Decoding digital transformation – 2: The Outcomes

In the first part of the series on digital transformation journey of Indian companies, we presented you with the imperatives that are driving the journey. In the second of the five part series, we present the outcomes that they are working towards through digital

Decoding digital transformation – 2: The Outcomes - CIO&Leader

Read the first part of the story: Decoding Digital Transformation: The Imperatives here.

When survival—of even a market leader—is threatened, you go back to the basics. And that is what businesses are doing with digital transformation—they are trying to DIRECTLY impact one of the three fundamental parameters for any business—growth (scalability), profitability and sustainability of that profitable growth.

“It is simple. it was to maintain and retain our market leadership,” says Tina Singh, Chief Digital Officer at Mahindra &Mahindra, pointing to the desired outcome of the company’s digital transformation journey.

In Tata Steel, the identification of digital as the means is a little more explicit. “By 2020, we need to be an industry leader in manufacturing in the use of digital technology,” says Jha of Tata Steel.

But it does not always have to be a long-term change. In most manufacturing businesses, for example, application of digital can bring about some disruptive efficiency gains to processes hitherto untouched by IT—delivering two distinct immediate benefits—the stated objective of cost and the unstated (but often an important) objective of bringing in credibility of the exercise and buy-in from the old-timers. The latter could otherwise become the most daunting task in any change management program.

In addition to this immediately delivered benefit, digital enables clear visibility into areas that had relied on gut-feel often euphemistically called ‘experience’ of people. By collecting and analyzing data, digital converts that to a pure science from guess work.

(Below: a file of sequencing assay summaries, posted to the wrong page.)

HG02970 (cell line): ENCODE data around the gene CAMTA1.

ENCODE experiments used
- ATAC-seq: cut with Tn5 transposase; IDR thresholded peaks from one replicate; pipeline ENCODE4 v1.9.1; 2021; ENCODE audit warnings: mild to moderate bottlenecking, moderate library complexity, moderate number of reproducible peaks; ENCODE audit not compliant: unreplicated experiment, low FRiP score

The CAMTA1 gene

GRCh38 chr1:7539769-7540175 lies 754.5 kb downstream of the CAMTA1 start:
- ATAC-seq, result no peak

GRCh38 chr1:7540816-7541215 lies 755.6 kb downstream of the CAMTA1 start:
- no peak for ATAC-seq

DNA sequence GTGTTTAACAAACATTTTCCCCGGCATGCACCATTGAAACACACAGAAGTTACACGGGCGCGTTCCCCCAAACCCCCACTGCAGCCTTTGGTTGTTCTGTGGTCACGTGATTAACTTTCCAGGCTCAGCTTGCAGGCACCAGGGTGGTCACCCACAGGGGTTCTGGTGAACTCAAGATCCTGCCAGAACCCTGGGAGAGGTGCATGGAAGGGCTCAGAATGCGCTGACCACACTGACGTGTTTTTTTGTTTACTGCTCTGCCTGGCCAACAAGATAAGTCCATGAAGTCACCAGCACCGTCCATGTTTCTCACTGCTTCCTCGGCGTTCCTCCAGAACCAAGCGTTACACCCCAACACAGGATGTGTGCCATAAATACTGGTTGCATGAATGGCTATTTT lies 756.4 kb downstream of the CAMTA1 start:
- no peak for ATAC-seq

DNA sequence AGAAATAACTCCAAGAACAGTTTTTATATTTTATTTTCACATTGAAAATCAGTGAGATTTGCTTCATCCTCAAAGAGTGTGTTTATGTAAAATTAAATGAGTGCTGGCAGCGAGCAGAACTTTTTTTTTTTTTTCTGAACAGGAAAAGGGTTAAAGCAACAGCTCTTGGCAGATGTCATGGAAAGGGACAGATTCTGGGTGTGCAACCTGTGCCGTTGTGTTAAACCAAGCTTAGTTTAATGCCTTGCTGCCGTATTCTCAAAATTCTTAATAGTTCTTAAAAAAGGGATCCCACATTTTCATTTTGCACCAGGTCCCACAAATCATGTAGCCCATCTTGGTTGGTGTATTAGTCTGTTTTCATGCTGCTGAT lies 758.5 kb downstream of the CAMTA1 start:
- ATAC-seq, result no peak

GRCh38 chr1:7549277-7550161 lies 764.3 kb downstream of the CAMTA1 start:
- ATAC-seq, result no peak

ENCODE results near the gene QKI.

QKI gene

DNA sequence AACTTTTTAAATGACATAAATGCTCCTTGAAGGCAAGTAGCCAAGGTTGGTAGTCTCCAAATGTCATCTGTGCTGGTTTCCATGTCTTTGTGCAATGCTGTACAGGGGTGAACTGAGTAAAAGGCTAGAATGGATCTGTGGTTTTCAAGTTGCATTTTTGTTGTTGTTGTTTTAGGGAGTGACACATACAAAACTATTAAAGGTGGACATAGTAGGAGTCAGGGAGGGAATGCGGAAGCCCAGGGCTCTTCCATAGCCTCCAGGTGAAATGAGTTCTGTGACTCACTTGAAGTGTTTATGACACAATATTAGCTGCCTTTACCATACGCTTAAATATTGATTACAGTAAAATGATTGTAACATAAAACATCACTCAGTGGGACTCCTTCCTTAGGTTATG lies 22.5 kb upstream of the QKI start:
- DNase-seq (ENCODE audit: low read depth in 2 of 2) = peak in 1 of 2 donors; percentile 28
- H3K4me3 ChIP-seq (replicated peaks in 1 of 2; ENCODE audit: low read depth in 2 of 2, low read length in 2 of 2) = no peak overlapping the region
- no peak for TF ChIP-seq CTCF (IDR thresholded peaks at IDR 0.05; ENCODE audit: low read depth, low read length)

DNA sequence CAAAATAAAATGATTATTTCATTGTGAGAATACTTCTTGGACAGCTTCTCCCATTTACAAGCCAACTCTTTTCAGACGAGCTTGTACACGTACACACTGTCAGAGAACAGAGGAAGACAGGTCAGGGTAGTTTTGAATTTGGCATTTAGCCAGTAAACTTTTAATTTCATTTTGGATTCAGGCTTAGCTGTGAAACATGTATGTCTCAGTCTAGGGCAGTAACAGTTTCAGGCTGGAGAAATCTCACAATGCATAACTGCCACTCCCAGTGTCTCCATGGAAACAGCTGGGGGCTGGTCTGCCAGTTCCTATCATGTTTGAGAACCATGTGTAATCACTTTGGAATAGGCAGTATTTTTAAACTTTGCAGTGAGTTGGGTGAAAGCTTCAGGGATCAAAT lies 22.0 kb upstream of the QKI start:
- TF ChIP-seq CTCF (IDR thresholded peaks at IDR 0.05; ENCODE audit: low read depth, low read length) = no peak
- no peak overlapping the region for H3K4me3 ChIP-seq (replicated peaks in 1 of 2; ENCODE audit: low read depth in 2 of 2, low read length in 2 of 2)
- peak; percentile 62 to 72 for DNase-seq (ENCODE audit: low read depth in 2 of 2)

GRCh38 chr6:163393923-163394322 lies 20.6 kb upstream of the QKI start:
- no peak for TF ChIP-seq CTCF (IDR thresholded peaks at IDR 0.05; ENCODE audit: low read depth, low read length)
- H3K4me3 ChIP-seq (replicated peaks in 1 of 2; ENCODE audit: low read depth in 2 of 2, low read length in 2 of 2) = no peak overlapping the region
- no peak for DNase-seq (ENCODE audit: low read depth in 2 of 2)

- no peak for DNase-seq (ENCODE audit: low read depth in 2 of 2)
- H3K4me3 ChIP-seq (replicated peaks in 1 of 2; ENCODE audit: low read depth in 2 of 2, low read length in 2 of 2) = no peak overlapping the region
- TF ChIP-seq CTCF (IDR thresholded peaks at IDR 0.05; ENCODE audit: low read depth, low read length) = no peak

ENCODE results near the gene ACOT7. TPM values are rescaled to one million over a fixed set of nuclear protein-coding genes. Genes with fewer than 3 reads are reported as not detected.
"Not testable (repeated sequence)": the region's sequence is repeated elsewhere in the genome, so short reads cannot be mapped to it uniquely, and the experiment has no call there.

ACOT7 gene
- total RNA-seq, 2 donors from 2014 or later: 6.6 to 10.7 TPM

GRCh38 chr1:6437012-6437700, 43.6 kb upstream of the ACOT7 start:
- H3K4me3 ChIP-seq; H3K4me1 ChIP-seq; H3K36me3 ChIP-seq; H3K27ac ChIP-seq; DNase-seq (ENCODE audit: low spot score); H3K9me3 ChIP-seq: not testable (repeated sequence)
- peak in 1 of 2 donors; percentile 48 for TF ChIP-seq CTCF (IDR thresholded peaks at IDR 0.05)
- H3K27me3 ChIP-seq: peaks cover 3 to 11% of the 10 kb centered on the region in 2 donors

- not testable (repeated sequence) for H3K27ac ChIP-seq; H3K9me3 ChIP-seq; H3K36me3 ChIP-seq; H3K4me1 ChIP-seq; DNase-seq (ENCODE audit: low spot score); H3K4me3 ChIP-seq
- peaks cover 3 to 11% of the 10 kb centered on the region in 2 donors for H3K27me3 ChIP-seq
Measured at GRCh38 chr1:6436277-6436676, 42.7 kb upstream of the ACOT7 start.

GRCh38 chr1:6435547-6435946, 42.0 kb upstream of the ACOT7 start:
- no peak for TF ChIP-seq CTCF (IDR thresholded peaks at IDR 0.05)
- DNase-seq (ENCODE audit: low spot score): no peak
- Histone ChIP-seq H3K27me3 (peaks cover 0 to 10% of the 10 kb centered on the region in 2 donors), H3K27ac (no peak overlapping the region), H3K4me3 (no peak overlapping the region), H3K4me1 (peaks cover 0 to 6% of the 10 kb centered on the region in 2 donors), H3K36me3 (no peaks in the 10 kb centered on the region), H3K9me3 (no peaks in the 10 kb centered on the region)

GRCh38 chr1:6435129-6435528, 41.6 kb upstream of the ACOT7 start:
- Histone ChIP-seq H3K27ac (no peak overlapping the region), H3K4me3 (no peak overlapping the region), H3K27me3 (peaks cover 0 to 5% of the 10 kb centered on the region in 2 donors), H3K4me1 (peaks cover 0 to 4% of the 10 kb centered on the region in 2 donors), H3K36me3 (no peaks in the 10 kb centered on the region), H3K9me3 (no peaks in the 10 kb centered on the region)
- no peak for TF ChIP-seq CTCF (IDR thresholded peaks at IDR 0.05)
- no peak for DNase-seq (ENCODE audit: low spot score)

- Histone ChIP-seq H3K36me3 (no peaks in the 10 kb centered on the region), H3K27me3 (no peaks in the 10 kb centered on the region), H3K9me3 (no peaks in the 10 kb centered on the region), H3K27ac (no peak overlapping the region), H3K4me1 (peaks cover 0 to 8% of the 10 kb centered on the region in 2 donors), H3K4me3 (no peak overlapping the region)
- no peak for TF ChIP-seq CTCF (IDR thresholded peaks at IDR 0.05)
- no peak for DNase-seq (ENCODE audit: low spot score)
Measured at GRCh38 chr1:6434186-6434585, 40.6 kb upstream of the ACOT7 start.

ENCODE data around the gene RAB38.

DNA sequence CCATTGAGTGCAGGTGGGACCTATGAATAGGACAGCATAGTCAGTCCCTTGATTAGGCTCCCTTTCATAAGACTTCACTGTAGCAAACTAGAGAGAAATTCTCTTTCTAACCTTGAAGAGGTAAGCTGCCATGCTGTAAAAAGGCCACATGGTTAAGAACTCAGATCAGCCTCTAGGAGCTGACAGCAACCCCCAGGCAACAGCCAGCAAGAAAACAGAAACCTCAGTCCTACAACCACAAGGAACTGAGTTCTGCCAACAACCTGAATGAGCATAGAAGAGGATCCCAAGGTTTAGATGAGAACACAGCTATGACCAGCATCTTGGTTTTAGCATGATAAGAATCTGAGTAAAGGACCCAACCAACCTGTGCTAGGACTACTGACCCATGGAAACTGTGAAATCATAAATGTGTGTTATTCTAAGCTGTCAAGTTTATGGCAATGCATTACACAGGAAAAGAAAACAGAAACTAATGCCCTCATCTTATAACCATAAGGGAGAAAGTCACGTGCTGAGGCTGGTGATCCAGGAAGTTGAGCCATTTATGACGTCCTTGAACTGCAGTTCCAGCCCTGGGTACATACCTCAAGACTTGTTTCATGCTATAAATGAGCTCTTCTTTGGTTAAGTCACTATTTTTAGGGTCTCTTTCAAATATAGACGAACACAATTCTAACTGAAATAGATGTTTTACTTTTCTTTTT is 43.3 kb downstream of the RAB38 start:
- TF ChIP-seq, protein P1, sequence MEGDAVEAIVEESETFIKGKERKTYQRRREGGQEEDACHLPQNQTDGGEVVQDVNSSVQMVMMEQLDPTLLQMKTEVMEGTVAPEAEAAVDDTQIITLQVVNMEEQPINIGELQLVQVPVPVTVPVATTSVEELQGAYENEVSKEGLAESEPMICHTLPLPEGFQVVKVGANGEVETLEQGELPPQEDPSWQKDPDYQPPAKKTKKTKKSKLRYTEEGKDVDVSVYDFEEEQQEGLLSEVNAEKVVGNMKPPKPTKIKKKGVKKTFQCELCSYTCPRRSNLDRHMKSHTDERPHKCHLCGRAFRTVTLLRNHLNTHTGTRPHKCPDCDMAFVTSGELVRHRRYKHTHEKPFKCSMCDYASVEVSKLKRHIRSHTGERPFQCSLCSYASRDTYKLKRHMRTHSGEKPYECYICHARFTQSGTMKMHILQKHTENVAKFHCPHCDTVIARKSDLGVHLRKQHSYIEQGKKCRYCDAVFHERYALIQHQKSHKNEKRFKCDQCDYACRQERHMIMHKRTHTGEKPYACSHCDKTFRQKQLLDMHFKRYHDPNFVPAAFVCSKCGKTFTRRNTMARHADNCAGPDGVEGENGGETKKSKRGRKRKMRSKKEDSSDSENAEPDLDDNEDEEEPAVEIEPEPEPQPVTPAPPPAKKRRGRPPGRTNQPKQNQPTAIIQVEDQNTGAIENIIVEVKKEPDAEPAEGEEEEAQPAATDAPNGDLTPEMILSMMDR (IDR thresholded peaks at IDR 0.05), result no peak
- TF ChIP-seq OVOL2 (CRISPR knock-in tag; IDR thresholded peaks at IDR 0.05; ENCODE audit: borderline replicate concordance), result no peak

In short, this is the essential of the famed industry 4.0 or 4th industrial revolution.

In Sterlite Copper—a group company of Vedanta Resources, which has initiated digital transformation in all its group companies—huge cost gains are a stated outcome.

“For large manufacturing companies like ours, the expectations from digital is around operations, maintenance and cost. If you reduce operations and maintenance cost by 10% or production cost by 5%, it is significant business value,” says Amitabh Mishra, Chief Digital Officer at Sterlite Copper.

“You can use digital to improve visibility of different components of production cost, such as manufacturing cost, cost of raw materials, cost of power and so on. Once you understand what contributes to cost, you can start reducing,” he adds.

In addition to cost gains, Sterlite Copper is looking at significant improvements in health, safety and environment. “We want to absolutely eliminate fatality. It is very important to us,” says Mishra, explaining the outcomes expected from digital journey.

Even for Mahindra Finance, CDO Tina Singh spells out the specific impact areas. They are:

  1. Streamlining by digitizing processes: efficiency/turnaround time leading t better customer experience
  2. Being able to use data to make better decisions; better respond to change and create new products and services
  3. Harness new tech at sector level (four companies in finance sector) for complete new models for new revenue streams

In Sterlite Technologies, which is going through a change in its positioning from a product manufacturer to a solution provider, the person driving the transformation is not called CDO. Nischal Gupta, who reports to CEO Dr Anand Agarwal, is the Chief Transformation Officer at Sterlite Tech.

Obviously, the transformation agenda for Sterlite Tech is broader and bigger. It starts with basic automation of hitherto non-automated processes to “building a sustainable way of doing business so that it can scale,” as Gupta puts it.

Some of the changes needed to achieve that are:

  • To free up the minds of every leader to focus on value addition rather than getting stuck in the business as usual in the day-to-day basis
  • To enable every leader to speak freely for desired outcomes
  • To have a collaborative goal setting in the organization rather than a directive goal setting
  • To ‘absorb’ the latest technologies to leverage them better
  • Bringing in a process based thinking (“don’t postpone problems; balance the short-term and the long-term”)

What are the goals of your transformation journey?

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